Computational thinking allows preschoolers to grasp concepts like algorithms, recursion and heuristics—even if they don’t understand the terms, they’ll learn the basic concepts.
Computational thinking is a skill that everyone should learn. Even if you never become a professional software engineer, you will benefit from knowing how to think this way. It will help you understand and master technology of all sorts and solve problems in almost any discipline.
Coding Is Fun!
Beyond the practical reasons for learning how to code, there’s the fact that creating a game or animation can be really fun for kids.
In November, 2014 when LearnCode was teaching about 10 students in Abuja how to code, the students were allowed to build simple computer games and at the end the participants couldn’t hide their happiness.
How can we be of help?
When, I thought of this article, I remembered Editi Effiong’s article on “Nigeria: The Technology Future, Education & The Lower 60%“. All he wrote there is still very much the case today and his experiment is still very vital in driving technology adaptation from the grass root. You may want to read the article here
A quote from that article goes thus
If rural children will have to take over the tech future, then they have to have access to real computers. If we want to bring technology into education, for me, it’s the simple nuts and bolts act of teaching basic computer usage at the most rudimentary level. This thinking is one I’ve had for the last eight years.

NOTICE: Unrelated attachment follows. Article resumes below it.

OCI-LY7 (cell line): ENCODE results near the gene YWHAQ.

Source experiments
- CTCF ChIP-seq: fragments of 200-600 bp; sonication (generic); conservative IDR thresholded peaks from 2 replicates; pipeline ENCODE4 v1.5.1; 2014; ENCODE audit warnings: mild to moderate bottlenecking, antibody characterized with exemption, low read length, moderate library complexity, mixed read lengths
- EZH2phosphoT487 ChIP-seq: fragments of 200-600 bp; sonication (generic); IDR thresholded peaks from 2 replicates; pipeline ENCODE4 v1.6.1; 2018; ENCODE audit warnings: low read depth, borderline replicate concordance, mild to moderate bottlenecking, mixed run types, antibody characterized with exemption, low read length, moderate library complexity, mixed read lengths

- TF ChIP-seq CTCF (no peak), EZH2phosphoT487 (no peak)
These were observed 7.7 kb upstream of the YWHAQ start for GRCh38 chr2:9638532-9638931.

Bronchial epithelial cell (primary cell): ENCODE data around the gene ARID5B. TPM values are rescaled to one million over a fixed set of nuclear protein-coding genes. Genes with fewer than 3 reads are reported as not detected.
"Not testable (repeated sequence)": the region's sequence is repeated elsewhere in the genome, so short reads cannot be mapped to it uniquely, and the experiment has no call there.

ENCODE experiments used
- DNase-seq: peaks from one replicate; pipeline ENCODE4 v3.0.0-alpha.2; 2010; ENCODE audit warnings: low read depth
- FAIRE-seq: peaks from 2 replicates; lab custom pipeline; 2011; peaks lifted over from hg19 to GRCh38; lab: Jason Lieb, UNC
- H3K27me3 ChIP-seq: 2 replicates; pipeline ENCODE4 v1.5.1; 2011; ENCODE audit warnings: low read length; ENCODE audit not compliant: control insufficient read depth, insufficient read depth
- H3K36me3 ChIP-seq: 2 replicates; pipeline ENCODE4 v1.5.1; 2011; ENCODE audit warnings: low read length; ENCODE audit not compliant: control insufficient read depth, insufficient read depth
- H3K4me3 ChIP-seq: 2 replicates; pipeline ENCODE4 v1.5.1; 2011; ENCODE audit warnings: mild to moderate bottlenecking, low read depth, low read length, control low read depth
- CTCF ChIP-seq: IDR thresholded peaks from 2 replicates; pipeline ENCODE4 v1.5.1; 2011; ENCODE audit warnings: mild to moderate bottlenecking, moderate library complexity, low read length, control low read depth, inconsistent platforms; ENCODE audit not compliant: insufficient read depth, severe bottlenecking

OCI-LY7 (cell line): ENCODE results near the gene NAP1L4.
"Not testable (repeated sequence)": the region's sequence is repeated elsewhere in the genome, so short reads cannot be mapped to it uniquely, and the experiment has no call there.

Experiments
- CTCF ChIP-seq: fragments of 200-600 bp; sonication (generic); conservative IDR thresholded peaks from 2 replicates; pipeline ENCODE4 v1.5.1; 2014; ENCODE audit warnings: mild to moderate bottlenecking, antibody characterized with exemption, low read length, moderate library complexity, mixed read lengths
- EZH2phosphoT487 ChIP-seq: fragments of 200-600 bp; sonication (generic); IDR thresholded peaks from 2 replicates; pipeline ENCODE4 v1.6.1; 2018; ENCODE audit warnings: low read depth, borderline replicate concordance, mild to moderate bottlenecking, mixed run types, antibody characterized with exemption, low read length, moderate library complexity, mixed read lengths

I completely agree with this because last summer when LearnCode partnered with Paradigm Initiative, RAD5 Technologies and Campus Impact Network to teach school students in Aba how to Code, we had issues with students who have not used the computer before. It was a huge challenge but we conquered.
However, above this level we can adopt programs and apps that uses cool graphics and simple tutorials dressed up as games to help kids learn to code.
A few suggestions to get you started: This I have tried and used
- SCRATCH: A program from MIT that lets kids creates games and animations without learning programming text—it’s a drag-and-drop way to learn computer concepts and have fun.
- Raspberry Pi: An inexpensive (about $50) credit-card sized computer that can be programmed just like a desktop PC. Can be used as a learning tool and a full-service computer by kids and adults alike!
- LEGO WeDo: The step between traditional building blocks and robotics, this Lego series allows kids to build models with programmable motors and sensor.
However, at LearnCode we want to help change things. We need to put coding at the heart of IT education. We want to put this power into the hands and hearts of every child in Nigeria.
We will help teach coding to every school child in the land. We will be teaching coding to anyone, of any age, who wants to learn. We are investing in Nigeria’s future. Will you join us?
There is an opportunity for the child close to you. #AfricaCodeWeek will be holding from October 1st to 10th and there may just be an event in your city. In Abuja, NigeriaReads and Enspire Incubation will be training children between age 6-18 on how to code from October 1st to 3rd.